Since Sept. 11, 2001, the chemical industry has made tremendous strides in improving the security of its facilities, infrastructure and IT. Even though national security regulations remain stalled, members of the American Chemistry Council (ACC) and the Synthetic Organic Chemicals Manufacturers Association (SOCMA) have completed site vulnerability assessments, and many are now starting to implement security improvements at their plants. ACC members have already completed implementation for Tier 1 facilities, which represent the highest potential risk. They will finish security implementation for Tier 2 facilities by June, and for remaining facilities by the end of the year, says Marty Durbin, ACC's team leader for security.
This year, the industry plans to synchronize efforts in facility and IT security. Through the Chemical Sector Cybersecurity Program and CIDX, efforts are also underway to help ensure that chemical companies' process-control and IT departments are on the same page when it comes to security).
Currently, though, only some of the thousands of chemical processing and storage facilities in the United States are members of the trade groups spearheading these efforts. "At this point, it's safe to say that most chemical plants haven't even done site vulnerability assessments. They're behind the curve," says Richard Sem, a 34-year security veteran and former senior Pinkerton executive who now runs his own consulting firm in Plainfield, Ill. Many think, "It's not going to happen here," and don't see security as a priority, he says.
For some companies, the problem may not be assessment, but the next, and most difficult step: implementation. Some plant managers are dragging their feet due to budgetary and internal political issues, Sem says. An average- size chemical plant can easily spend from hundreds of thousands to millions of dollars on site security. Companies should realize that they don't have to spend a fortune to secure their facilities, he says. "Generally, the most critical business processes should determine how to prioritize the intensity and focus of security efforts," says Troy Smith, senior vice president and practice leader for IT Security with the risk-assessment specialists, Marsh Inc., New York.
A mid-November report by the television news magazine, "60 Minutes," found significant security loopholes at chemical plants near New York, Los Angeles, Chicago and Houston. At one facility outside of Pittsburgh, Pa., owned by the Neville Chemical Co., reporters found an open gate near an anhydrous ammonia facility and no particular protection for a boron trifluoride storage unit. More disturbing, perhaps, was that until someone at the plant called the police, who escorted the reporters off the site and cited them for trespassing, employees didn't take steps to remove them from the premises.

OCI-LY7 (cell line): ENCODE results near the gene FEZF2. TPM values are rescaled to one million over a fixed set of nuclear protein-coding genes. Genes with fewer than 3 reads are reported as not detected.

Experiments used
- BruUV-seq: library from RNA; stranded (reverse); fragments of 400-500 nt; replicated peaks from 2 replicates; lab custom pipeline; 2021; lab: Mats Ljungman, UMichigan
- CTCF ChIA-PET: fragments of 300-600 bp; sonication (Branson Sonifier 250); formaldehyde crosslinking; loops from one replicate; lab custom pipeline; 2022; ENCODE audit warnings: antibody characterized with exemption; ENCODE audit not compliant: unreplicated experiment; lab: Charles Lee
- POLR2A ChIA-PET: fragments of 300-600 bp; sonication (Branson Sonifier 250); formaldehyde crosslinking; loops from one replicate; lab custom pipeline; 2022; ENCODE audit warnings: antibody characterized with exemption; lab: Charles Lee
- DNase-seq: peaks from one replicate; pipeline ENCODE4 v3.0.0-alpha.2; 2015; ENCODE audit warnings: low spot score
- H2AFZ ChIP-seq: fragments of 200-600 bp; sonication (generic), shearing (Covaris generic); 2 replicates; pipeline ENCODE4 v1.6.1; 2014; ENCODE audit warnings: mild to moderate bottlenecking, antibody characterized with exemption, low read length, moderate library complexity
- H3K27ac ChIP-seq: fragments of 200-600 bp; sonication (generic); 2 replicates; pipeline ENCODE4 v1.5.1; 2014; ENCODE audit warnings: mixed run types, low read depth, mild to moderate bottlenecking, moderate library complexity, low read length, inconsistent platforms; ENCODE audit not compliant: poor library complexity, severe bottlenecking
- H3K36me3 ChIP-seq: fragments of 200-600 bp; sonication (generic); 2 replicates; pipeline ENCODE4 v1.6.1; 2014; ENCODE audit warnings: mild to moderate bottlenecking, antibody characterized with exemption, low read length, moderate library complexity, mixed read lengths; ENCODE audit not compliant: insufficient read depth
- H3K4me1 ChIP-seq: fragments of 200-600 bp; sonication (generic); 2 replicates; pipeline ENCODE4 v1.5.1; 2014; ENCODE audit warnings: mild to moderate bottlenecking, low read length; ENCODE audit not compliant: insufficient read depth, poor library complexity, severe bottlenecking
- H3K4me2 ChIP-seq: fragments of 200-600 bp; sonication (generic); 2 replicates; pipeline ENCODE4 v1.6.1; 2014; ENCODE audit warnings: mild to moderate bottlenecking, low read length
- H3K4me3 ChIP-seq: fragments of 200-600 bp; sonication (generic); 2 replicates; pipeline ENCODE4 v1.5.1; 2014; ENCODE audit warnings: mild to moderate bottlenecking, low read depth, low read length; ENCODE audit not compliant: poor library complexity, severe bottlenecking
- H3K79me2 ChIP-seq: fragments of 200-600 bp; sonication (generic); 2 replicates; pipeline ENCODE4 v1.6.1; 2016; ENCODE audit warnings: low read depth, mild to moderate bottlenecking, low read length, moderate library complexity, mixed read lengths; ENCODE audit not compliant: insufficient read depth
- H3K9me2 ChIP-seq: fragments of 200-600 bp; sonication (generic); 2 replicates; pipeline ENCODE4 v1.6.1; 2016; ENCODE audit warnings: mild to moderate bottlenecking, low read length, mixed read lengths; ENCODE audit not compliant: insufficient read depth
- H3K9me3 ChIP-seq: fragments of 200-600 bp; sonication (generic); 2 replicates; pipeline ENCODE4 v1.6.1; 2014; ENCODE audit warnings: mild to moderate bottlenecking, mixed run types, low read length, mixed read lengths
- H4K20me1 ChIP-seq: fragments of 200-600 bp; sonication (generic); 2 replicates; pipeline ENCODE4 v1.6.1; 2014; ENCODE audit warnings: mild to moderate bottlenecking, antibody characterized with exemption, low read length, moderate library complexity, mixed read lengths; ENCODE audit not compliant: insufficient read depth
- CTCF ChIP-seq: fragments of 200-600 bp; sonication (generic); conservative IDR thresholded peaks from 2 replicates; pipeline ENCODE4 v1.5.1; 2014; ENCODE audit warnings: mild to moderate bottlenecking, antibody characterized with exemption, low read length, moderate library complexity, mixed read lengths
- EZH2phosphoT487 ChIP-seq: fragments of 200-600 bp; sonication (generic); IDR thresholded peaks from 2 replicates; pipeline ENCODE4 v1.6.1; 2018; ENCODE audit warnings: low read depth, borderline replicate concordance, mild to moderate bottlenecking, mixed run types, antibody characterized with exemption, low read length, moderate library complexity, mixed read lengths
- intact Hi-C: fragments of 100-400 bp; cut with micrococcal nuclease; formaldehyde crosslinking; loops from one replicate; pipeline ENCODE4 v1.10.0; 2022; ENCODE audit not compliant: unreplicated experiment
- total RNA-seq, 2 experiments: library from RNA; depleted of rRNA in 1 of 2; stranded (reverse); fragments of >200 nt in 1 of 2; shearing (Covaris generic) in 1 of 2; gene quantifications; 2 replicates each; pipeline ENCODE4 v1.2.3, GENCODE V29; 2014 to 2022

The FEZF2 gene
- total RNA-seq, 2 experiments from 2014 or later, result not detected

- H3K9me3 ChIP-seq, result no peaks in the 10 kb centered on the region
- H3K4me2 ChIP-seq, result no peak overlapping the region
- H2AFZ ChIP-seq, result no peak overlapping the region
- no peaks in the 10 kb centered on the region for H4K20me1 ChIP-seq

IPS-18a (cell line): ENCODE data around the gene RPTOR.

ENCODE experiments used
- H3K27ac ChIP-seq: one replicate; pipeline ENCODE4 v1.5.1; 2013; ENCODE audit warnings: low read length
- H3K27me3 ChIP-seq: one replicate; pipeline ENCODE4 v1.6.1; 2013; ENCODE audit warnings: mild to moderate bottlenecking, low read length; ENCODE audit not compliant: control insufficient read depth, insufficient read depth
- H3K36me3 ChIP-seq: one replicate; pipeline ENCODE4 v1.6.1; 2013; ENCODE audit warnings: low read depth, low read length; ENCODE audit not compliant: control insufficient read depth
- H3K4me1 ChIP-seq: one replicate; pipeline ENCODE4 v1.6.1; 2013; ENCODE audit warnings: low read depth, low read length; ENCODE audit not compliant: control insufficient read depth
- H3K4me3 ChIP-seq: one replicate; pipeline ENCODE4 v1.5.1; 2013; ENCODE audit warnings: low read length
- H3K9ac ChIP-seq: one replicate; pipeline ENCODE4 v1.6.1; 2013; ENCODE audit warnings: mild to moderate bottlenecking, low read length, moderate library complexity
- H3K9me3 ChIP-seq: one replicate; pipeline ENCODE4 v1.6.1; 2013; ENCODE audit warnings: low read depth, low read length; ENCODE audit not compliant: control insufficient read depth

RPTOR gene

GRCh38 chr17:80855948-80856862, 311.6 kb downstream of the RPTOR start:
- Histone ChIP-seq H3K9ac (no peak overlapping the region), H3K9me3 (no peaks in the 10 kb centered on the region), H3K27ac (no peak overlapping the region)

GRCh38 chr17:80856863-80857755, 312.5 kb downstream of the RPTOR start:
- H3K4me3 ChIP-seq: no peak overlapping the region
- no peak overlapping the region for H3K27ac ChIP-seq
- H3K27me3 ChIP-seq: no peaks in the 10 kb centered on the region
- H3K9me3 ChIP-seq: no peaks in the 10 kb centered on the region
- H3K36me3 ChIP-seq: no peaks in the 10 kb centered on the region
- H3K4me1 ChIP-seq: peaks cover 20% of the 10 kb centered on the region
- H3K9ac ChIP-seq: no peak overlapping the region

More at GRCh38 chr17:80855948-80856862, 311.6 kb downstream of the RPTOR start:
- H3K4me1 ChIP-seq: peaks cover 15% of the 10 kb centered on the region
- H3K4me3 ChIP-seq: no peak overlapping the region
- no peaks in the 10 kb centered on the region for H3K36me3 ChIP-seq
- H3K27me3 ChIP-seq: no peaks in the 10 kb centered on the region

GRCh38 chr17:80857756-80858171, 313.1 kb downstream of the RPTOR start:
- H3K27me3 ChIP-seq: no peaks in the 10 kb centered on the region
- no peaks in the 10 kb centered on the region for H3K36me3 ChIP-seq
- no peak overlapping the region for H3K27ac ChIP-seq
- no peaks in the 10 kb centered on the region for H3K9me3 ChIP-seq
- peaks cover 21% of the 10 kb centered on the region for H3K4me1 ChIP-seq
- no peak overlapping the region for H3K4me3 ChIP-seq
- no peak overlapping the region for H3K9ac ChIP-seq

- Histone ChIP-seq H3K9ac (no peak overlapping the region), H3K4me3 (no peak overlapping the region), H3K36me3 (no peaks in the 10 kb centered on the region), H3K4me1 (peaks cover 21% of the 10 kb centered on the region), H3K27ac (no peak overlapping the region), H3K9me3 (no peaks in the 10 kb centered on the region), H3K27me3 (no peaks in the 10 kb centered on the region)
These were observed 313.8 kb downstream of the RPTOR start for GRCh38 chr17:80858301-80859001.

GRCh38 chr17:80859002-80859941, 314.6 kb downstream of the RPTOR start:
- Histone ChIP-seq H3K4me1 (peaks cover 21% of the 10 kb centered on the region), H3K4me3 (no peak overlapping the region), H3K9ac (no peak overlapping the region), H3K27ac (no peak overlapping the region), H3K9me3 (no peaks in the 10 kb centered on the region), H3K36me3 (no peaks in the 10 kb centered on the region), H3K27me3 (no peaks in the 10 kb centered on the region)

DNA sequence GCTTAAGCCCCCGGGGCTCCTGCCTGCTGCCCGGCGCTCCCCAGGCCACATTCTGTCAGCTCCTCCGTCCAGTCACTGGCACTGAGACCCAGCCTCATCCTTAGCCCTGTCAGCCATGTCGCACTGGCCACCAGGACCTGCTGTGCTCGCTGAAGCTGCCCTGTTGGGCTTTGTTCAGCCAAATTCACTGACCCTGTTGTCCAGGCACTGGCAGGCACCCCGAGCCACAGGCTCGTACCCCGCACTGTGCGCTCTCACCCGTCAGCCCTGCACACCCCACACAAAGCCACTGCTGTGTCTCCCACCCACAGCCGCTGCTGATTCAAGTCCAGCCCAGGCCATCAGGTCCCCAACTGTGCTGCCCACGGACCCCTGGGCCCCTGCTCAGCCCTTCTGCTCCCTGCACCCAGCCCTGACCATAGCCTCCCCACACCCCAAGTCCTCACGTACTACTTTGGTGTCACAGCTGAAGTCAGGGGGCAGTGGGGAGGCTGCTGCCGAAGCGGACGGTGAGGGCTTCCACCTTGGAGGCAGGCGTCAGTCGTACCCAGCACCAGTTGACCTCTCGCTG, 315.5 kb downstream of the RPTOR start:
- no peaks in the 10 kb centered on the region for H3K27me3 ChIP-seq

Neville Chemical was in a situation that many chemical companies may now find themselves in. It had completed a site vulnerability assessment that found weaknesses in perimeter security, with unlocked gates in need of repair along the rail line that runs through the plant site.
The company had already taken steps to improve security, and had an employee training program in place, says Jack Ferguson, vice president of manufacturing and plant manager. After Sept. 11, 2001, Neville had decreased the maximum quantity of boron trifluoride onsite by 50%, and the average quantity onsite by 65%. It had also improved perimeter security, negotiated with the railroad, developed a plan and put out design bids for the gate-repair work. "New gates were not the answer," Ferguson says. "We needed new fences encompassing a rail spur."
Once it found that track repairs were also needed, Neville applied for funding from the Federal Rail Administration and decided to postpone the repair work, as chief operating officer Thomas McNight explained in a letter to "60 Minutes'" parent network, CBS. When the company learned that funding would not be granted, it decided to go ahead with the repairs anyway before the "visitors" arrived. Neville installed the gates in November, Ferguson says, and has also completed plans for work required to meet Coast Guard regulations for waterfront facility security. If they hadn't recognized the "60 Minutes" crew, he says, staff would have reacted right away.
Ferguson wouldn't comment on economic pressures. "Security measures have to fit plant location, raw materials and products. There can't be a 'one size fits all' approach," he says.
In the mock drill and exercises shown here, participants acted out a WMD scenario involving chemicals. These drills were a part of TOPOFF2, an extensive emergency response program held in Seattle and Chicago last year. Since Sept. 11, 2001, many chemical companies have improved their onsite response and coordinated efforts with local responders.
Doing the right thing
However, others believe that the industry can learn some valuable lessons from the report. For one thing, more companies need to move from an emphasis on response to an approach that includes deterrence, Sem says. The first deterrent, and the most powerful and inexpensive solution, is employee awareness training.